Is USB good for MIDI Clock?

It's a question that gets asked and discussed frequently.  USB is a lot faster than DIN, right?  So why wouldn't USB be as good, if not better, for transporting MIDI Clock messages as MIDI DIN is?

Imagine there's a 1-way tunnel, and the cars are all traveling through that tunnel at 35 mph.  And there are just enough cars wanting to use that tunnel so that they can all merge without slowing down or waiting.  There's a constant rate of speed and, as long as not too many cars want to use the tunnel at once, or there's not that 1 car behaving badly, it's steady and predictable.

That's MIDI over DIN.

Now take the tunnel, make it 2-way and add gates at both the entrances and exits to control the flow of traffic.  Put people on those gates that must radio each other to decide when to open the gates and let the cars through.  Increase the speed the cars can travel to 1000 mph.  Once the cars are allowed to go, they will get to the other end extremely fast.

That's MIDI over USB.

Overall, it's possible to get many, many more cars through the USB tunnel in an hour than the DIN tunnel, so by that measurement USB is far superior.

But, these analogies are missing one important thing: MIDI Clock is used for real-time sync of musical devices, requiring a steady stream of clock pulses, evenly spaced.  Despite it's lack of speed, the slower, 1-way tunnel is actually better at this.

To make the faster cars passing through the USB tunnel appear to be coming through at a slower steady speed, they can be buffered as they come out of the tunnel.  Basically, the cars arriving at the end of the tunnel wait a little longer, allowing enough time to be sure there's always a steady stream.  But this is at the cost of real-time passage.  It's adding what's known as latency.  In most cases, latency goes entirely unnoticed.  There's no perception you have that anything was delayed.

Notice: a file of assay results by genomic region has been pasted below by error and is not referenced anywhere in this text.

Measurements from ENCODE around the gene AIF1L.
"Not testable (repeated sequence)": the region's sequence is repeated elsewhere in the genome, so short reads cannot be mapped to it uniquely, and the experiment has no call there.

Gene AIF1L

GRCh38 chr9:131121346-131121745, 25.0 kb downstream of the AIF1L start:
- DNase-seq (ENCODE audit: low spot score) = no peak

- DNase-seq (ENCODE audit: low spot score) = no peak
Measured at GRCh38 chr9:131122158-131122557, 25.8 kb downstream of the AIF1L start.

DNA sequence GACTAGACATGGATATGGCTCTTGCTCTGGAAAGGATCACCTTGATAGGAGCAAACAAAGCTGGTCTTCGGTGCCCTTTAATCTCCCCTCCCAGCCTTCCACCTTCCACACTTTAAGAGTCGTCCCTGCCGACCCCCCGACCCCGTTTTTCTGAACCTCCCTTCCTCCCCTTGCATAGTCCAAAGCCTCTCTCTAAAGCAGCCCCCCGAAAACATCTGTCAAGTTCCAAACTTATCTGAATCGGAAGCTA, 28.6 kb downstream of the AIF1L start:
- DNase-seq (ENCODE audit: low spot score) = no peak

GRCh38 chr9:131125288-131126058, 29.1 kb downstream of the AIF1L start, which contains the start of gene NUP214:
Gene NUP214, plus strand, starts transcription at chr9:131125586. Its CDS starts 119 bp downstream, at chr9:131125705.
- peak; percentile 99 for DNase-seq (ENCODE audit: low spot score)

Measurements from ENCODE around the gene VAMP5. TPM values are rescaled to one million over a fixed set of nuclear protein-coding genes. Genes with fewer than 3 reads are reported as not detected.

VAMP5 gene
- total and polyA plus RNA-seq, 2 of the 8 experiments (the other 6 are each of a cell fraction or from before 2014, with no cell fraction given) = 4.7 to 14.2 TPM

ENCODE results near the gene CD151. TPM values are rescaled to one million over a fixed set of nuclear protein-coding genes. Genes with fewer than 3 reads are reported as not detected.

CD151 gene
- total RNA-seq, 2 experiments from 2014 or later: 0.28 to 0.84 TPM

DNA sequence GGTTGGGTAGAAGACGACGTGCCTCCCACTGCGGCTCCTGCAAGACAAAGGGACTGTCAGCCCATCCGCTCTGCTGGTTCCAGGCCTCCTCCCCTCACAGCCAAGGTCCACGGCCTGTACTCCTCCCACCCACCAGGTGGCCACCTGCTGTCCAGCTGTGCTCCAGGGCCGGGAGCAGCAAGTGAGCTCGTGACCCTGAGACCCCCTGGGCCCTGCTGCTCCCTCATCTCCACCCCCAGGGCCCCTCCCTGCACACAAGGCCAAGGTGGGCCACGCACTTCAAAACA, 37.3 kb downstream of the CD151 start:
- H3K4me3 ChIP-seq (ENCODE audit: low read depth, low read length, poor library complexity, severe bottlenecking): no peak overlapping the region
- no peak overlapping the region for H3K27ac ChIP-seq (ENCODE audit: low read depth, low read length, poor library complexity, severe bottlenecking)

But what if your music equipment is trying to perform a time-sensitive task, like syncing devices together while musicians are performing?  What if that buffer is causing clock pulses sent by one device to not arrive in real-time to the next device?  Or even worse, when they do arrive, they are no longer as equally spaced as they were when they left (also known as "jitter")?

The answer to that question is the reason why USB can be a detriment for real-time musical requirements.

It's not all doom and gloom for USB though, there are situations when USB can manage fine.  Admittedly, even though it's not as steady of a clock signal, there are situations where you may not notice it.  In those situations, it's hard to beat the convenience that class-compliant MIDI USB has over MIDI DIN, simply because USB is ubiquitous and does not require the installation of more drivers.

But when it does fall apart, it really falls apart.

It's important to be aware of these things, and understand why USB tends to be mentioned as the least favored clock connection for MIDI.

A device such as CLOCKstep:MULTI provides connections for MIDI DIN, MIDI TRS, and MIDI USB, as well as an Audio Sync and +5 Volt Sync connections, not because we are promoting USB as an equal performer, but because we understand the convenience that comes with having choices.  When asked, "Is USB good for MIDI Clock?" the answer you are going to hear from us is, "Not as good as the other choices, so use them instead if that's an option for you.".

P.S.:  All that I've said here relates to MIDI 1.x, which has existed long before USB was a thing.  If you are watching the developments of MIDI 2.0, you may be aware that there are new additions that are meant to help mitigate "jitter", but that's a conversation for another day.

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